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  • Oral presentation
  • Open Access

Palliative care: recognition of changing need in a children's spina bifida service in Northern Ireland

Cerebrospinal Fluid Research20096 (Suppl 2) :S28

  • Published:


  • Palliative Care
  • Hydrocephalus
  • Neuropathic Pain
  • Spina Bifida
  • Severe Renal Impairment


The regional Spina Bifida (SB) service for Northern Ireland is organised through two multi-professional teams based in Belfast, one for children and the other for those of older teenage years and beyond who transfer to an adult service. Although the incidence of SB is lower in comparison to earlier decades, more children are living longer with complex problems requiring support and remediation. This study examines the palliative care needs of children and young people with SB attending the children's service that were recognised as having a life-limiting dimension; required symptom control; and there was an expectation of early death.

Materials and methods

Eighteen children were recognised from the clinic database by the paediatrician as fulfilling the inclusion criteria. The case notes were examined and key features identified in relation to neurological, urological and developmental status; symptom complexes; interventions; and outcome.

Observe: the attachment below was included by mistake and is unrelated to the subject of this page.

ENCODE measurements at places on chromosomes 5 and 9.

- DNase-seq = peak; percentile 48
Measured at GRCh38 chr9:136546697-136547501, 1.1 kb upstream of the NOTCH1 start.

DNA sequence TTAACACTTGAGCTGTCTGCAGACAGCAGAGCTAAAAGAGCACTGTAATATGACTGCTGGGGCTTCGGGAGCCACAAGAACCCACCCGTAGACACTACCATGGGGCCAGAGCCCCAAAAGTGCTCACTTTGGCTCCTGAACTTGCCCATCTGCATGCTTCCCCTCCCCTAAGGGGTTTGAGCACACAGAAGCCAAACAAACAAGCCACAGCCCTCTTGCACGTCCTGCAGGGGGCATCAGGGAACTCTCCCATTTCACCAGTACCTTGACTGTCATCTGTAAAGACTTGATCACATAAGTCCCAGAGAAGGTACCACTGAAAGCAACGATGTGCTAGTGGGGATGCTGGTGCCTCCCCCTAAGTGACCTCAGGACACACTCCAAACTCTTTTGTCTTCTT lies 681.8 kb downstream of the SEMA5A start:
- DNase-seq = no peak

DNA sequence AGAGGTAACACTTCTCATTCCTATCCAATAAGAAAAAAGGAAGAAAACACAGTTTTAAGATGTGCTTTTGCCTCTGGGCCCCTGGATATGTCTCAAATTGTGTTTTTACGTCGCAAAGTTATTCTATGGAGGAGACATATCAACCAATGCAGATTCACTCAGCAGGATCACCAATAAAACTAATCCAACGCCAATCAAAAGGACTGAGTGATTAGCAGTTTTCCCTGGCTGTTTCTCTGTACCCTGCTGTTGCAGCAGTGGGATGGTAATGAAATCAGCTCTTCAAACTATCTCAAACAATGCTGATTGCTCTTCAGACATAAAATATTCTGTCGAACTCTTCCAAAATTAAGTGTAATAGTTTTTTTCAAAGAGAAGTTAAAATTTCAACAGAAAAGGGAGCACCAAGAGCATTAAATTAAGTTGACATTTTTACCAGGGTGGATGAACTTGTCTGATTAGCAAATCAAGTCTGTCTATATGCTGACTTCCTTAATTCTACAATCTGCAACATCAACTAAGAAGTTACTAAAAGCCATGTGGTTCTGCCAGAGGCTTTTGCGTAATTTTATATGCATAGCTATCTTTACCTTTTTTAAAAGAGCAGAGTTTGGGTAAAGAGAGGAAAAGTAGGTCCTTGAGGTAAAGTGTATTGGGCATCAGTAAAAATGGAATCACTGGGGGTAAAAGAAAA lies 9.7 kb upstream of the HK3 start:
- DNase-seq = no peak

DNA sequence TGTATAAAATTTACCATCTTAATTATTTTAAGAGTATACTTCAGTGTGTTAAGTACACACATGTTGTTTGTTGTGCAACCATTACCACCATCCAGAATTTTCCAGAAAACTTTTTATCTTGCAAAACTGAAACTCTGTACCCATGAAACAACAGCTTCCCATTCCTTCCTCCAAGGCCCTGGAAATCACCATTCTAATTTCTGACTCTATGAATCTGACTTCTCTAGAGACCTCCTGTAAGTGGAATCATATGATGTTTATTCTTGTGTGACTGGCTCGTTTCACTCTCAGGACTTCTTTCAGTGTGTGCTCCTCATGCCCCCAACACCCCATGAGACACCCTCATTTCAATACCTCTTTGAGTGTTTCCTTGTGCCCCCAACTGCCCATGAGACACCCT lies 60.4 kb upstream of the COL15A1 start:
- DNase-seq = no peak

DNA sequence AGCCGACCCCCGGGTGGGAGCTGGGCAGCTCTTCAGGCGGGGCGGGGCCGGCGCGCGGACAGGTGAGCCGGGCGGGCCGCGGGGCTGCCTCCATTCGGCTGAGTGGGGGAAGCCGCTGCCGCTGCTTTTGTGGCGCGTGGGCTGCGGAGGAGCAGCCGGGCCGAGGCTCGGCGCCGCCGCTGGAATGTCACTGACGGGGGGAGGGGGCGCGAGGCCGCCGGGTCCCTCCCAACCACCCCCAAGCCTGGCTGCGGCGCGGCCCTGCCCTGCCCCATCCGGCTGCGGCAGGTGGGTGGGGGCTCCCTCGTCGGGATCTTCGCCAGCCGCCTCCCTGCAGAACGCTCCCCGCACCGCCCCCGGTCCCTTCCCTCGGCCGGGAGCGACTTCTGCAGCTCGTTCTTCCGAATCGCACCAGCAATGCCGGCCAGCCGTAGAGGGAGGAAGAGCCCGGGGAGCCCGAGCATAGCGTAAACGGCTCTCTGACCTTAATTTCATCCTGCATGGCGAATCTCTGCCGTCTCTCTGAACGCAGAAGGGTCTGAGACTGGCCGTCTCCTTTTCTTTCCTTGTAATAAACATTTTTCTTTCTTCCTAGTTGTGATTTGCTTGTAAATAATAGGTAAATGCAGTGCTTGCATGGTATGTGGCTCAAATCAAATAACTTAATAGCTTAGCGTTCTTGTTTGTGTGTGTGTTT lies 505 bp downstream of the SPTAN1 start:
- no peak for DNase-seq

Of the 18 children (5 M:13 F) 13/18 had thoracic level lesions. All had shunt dependent hydrocephalus and neuropathic bowel/bladders and 7/18 severe learning difficulty. None had severe renal impairment. Of those born 1984 - 1991 (group 1) 5/9 died and they were more likely to have had back lesions not surgically closed, to have died after recurrent pneumonias and less frequently had severe pain. Of those born from 1994 (group 2) 2/9 died. Symptom complexes related to infantile Chiari were more frequently recognised and remediated; tracheostomy and tube feeding was more prevalent and late neurological effects, including neuropathic pain more problematic.


Some children with SB require an active and total approach to care embracing physical, emotional, social and spiritual elements. This palliative care approach may require specialist management of pain/ventilation, in support of a community team trained up to deal with an array of symptom complexes and interventions within a community setting.

Authors’ Affiliations

Royal Belfast Hospital for Sick Children, 180 Falls Road, Belfast, BT12 6BE, N Ireland, UK


© Hill et al; licensee BioMed Central Ltd. 2009

This article is published under license to BioMed Central Ltd.